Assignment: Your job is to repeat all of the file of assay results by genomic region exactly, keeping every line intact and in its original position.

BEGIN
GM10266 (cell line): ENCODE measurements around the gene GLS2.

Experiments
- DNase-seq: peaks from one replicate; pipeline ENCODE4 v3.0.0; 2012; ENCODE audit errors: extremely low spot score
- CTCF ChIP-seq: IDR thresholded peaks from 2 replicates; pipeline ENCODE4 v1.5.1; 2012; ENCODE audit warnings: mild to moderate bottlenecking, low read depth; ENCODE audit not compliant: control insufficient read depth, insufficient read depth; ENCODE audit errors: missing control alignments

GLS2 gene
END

GM10266 (cell line): ENCODE measurements around the gene GLS2.

Experiments
- DNase-seq: peaks from one replicate; pipeline ENCODE4 v3.0.0; 2012; ENCODE audit errors: extremely low spot score
- CTCF ChIP-seq: IDR thresholded peaks from 2 replicates; pipeline ENCODE4 v1.5.1; 2012; ENCODE audit warnings: mild to moderate bottlenecking, low read depth; ENCODE audit not compliant: control insufficient read depth, insufficient read depth; ENCODE audit errors: missing control alignments

GLS2 gene